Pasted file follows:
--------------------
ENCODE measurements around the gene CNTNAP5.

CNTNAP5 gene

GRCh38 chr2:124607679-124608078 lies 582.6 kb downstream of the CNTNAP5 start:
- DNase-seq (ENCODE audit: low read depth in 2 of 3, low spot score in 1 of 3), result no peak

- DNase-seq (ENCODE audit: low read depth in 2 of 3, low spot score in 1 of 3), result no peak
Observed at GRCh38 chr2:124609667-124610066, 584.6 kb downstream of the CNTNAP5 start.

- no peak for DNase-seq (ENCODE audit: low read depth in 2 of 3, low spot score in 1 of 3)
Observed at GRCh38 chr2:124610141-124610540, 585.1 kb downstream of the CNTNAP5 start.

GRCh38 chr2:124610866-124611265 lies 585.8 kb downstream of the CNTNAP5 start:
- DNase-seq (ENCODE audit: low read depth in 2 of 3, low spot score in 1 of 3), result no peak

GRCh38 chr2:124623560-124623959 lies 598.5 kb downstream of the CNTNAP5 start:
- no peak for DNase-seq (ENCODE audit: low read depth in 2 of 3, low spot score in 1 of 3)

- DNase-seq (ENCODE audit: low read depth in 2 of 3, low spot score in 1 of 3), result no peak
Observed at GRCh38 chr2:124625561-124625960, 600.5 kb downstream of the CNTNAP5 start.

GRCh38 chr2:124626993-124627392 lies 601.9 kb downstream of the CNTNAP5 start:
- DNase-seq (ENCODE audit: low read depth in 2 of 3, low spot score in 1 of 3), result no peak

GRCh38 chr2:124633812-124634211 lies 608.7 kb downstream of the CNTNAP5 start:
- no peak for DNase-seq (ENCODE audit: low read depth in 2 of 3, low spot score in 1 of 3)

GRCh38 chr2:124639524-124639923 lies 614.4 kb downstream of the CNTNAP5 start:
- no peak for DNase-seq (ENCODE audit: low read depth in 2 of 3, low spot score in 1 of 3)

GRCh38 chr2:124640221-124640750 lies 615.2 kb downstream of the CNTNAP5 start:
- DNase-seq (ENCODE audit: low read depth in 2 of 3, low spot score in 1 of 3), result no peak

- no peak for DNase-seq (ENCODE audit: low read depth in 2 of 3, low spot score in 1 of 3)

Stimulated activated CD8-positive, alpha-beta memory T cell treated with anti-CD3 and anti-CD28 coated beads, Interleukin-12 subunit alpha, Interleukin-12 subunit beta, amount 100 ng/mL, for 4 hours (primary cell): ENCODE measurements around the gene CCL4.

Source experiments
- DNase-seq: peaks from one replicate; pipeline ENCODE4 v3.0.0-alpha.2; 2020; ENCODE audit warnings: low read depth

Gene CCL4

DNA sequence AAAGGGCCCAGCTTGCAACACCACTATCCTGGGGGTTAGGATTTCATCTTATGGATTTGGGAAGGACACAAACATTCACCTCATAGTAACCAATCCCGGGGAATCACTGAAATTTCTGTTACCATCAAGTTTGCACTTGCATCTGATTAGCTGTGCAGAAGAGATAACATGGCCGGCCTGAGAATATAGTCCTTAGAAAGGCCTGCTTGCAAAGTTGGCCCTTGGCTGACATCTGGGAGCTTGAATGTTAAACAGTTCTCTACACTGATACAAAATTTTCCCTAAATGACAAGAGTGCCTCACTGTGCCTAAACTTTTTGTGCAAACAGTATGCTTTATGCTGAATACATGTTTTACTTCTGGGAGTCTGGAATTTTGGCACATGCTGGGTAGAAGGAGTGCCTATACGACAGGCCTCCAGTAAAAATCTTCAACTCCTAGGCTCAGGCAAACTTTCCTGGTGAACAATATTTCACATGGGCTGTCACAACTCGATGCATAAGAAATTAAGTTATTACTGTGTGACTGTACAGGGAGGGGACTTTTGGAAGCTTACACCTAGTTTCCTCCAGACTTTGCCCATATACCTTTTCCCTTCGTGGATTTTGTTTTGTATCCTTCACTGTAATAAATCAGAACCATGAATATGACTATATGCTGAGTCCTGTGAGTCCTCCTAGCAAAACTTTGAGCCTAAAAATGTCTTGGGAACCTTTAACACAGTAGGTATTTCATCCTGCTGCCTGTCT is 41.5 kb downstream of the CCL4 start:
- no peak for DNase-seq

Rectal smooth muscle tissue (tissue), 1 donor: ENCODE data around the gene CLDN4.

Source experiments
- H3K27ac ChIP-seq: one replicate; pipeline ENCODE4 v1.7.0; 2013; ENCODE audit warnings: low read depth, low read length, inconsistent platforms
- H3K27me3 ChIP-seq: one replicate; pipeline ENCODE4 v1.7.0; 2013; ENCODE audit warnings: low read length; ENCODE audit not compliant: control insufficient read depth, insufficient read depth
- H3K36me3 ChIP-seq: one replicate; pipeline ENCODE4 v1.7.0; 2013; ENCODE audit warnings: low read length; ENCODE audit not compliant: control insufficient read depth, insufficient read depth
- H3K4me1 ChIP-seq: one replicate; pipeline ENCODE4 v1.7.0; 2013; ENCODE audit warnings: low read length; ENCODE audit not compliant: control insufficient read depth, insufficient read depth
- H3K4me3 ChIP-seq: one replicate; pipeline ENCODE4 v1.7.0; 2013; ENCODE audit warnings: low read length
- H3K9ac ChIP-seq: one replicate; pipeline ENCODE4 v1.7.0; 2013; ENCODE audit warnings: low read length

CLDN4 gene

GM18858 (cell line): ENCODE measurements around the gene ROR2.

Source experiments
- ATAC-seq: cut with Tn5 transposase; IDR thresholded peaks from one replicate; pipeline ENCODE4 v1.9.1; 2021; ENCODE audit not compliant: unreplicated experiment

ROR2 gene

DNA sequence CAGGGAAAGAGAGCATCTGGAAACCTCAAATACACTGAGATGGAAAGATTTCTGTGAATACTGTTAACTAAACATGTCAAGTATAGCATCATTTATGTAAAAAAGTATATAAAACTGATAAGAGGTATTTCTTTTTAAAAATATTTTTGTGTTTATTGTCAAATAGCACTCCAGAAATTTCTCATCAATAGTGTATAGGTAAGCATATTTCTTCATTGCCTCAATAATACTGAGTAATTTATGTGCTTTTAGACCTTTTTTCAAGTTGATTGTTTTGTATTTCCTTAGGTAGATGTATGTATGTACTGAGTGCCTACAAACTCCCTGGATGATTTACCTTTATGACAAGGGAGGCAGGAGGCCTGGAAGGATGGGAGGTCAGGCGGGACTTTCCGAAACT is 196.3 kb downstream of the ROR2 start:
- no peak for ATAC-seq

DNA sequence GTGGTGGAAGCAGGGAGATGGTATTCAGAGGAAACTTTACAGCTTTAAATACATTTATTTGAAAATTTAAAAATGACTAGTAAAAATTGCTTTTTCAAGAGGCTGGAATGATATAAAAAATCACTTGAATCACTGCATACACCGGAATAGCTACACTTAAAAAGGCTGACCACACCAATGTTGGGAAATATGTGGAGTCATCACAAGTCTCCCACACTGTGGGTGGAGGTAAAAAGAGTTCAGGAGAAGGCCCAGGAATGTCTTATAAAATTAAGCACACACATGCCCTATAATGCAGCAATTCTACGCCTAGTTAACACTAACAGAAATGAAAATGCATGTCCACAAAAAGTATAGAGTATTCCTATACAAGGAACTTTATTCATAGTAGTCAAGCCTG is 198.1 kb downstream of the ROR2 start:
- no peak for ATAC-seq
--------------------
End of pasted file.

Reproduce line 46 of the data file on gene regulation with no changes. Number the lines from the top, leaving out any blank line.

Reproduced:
- no peak for ATAC-seq